As several of you know from reading my last post, I face a new reality with my recent diagnosis of Type 2 Diabetes.  I actually received the news back in February.  I kept it pretty quiet except for family and close friends.  Frankly, I was embarrassed.  It took a while but I finally reached a conclusion that keeping things quiet isn’t helping me or anyone else.  And if I can help just one person through this by sharing my story letting them know they are not alone, then it’s worth the soul baring.

Once I found out, I set about trying to make some changes that would better my health.  However, being a creature of habit, I did well for a while and then settled back into my old habits.  Essentially, I was lying to myself by trying to tell myself I had turned a corner when, in fact, I have not.

I did make some dietary changes and I have robust support at home with my wife working on finding recipes with me that will be healthier but still tasty.  I think part of it is difficult for her but she’s always been more health-conscious than I have so I think the challenge is more on my part.

This summer has led to more physical activity for me but it has also been tough for me to put down a cold beer when it is presented.  I’m also having difficulty with my favorite empty carb snacks like potato chips.  And don’t get me started on trying to eat out in a responsible way.  Next to impossible.

Again, if you read my last post, you’ll remember that I recently spent a few hours in the ER with chest pains.  After several tests, it was determined that I have nothing going on to be alarmed about.  But still . . . it was an eye-opening experience.  And it’s time to get back on track with my diet and exercise.

My doctor is recommending a low carb diet so that will be my approach for the time being.  I also have to be more diligent about checking my blood glucose.  And I have to stop the mindless snacking.

It strikes me as I sit here writing this that I want to snack right now.  I’m not hungry, I just want to snack though.  It would be so easy.  Fifteen feet away from me, on top of the refrigerator, are a bag of Cheetos, tortilla chips, pretzels and kettle cooked potato chips.  They taunt me like a bottle of vodka to an alcoholic.  Seriously, I know that my situation is nowhere near as difficult as alcoholism so please don’t think I’m minimizing that disease.  It’s taking nearly every ounce of willpower I have not to go over there and grab a handful of chips.

I also need to step up the exercise.  I ride my bike to work a few days a week.  The trip is only about five miles so it’s pretty easy to do.  But I hate dripping with sweat when I get there.  I have a shower facility but five minutes after my shower, I’m dripping sweat again.  I know . . . excuses.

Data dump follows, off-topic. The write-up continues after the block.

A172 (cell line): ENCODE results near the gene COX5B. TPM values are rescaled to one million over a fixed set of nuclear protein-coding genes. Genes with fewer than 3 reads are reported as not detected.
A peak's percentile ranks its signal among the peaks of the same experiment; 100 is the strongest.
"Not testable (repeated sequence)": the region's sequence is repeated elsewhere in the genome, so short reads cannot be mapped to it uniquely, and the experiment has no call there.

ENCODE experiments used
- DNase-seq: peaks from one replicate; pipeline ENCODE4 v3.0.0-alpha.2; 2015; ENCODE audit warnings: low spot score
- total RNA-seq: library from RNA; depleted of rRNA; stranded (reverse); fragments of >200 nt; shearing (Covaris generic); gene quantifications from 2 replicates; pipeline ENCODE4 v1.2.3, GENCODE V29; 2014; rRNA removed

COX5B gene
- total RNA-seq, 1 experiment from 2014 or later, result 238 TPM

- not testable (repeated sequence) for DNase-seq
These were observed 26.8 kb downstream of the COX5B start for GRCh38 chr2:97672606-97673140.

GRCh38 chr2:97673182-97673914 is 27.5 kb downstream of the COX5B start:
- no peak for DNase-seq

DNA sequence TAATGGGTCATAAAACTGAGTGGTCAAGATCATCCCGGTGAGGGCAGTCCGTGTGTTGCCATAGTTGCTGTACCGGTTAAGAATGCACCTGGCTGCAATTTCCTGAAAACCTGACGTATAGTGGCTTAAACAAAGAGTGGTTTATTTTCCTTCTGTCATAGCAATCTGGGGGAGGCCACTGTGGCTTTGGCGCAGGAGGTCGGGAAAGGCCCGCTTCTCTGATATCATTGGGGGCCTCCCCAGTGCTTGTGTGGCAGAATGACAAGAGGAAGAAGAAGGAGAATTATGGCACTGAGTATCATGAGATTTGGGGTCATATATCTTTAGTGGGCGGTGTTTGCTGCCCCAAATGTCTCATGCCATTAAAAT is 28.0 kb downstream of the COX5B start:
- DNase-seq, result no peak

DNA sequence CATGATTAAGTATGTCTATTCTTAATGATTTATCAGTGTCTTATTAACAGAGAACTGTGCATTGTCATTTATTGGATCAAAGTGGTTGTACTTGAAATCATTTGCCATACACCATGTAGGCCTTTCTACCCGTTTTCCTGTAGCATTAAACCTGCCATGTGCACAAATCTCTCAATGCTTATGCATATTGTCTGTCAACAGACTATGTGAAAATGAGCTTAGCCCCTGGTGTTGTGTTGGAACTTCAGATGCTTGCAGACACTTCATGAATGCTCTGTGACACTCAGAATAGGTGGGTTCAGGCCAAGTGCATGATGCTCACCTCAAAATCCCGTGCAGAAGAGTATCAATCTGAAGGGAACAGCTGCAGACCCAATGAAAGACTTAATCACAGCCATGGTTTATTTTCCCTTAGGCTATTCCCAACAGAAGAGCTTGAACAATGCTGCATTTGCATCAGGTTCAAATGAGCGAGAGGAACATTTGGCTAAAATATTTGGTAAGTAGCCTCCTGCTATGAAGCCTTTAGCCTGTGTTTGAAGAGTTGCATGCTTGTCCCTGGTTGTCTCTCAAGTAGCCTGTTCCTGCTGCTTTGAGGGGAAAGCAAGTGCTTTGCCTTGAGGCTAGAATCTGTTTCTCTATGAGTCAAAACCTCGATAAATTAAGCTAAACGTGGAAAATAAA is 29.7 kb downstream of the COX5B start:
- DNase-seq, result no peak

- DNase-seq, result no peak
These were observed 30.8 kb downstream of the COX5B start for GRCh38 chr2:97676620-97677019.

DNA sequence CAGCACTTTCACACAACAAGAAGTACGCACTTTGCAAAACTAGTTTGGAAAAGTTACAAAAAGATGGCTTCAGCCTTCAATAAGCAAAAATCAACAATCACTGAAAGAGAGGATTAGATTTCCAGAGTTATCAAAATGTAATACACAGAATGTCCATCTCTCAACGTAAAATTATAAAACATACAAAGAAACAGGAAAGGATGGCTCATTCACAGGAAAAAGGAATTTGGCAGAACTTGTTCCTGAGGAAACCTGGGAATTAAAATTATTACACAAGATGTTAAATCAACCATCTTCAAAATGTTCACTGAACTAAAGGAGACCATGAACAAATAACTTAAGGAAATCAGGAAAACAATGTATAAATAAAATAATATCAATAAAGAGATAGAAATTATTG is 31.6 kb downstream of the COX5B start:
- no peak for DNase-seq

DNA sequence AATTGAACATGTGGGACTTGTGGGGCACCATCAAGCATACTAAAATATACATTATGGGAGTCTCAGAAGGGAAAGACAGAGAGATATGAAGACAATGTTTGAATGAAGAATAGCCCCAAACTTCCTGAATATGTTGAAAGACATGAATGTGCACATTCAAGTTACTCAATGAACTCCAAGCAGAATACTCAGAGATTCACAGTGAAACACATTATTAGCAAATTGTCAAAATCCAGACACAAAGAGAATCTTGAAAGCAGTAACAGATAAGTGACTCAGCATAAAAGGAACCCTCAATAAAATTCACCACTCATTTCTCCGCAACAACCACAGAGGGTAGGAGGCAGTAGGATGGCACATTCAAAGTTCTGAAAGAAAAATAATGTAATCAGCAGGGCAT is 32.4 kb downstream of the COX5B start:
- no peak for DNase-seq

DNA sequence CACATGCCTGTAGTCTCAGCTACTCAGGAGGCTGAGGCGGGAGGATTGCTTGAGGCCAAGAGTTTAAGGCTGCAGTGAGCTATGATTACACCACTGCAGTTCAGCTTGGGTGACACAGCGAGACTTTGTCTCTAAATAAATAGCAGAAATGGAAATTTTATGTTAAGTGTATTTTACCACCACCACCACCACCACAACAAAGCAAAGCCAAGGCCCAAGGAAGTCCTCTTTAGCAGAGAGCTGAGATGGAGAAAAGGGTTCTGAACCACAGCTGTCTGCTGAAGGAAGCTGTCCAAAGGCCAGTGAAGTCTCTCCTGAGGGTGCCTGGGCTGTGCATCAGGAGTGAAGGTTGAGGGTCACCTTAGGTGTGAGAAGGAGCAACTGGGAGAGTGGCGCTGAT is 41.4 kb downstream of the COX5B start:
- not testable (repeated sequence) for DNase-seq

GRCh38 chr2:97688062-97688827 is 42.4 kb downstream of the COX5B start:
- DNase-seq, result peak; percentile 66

This past week has been fraught with diabetic danger.  A Fourth of July party complete with burgers, beers and desserts didn’t help matters any.  I was physically uncomfortable when I got home.  Stupid, stupid decisions.

And then there was the going away party we went to Saturday night for a friend’s daughter, who is moving out of state.  At least from a food perspective I did a little better.  Pulled pork and chicken, cole slaw, crab salad on endive leaves.  No dessert but I did have a couple beers.  If you haven’t tried Sun King Wee Mac Scottish Ale, you are missing out.  Still though, I did a little better.  My past self would have had about 4 of them.  I stopped at two.

So today was a new day and I started it off with two eggs and coffee.  I did well at lunch with some protein and quite a bit of salad.  And dinner was a pork chop, fruit and some broccoli with a downside of a breadstick.

After dinner, I even got in some exercise.  Not a huge amount but a 40-minute bike ride in which I burned off about 335 calories.  Not my best ride by far but I got out there.

I have a secondary motive for baring all these details of my personal life.  My blogosphere friends are going to be my accountability partners.  I have come to the realization that I can’t do this without a support group.  I know there are also numerous online support groups that I also plan to participate in.

My goal is also to grow my readership and attempt to help others in the same boat.  I can’t be the first or only person with a new/recent diagnosis of diabetes who is struggling to form the new lifestyle.  It truly is getting used to a new reality and I refuse to curl up in a ball and stop living my life.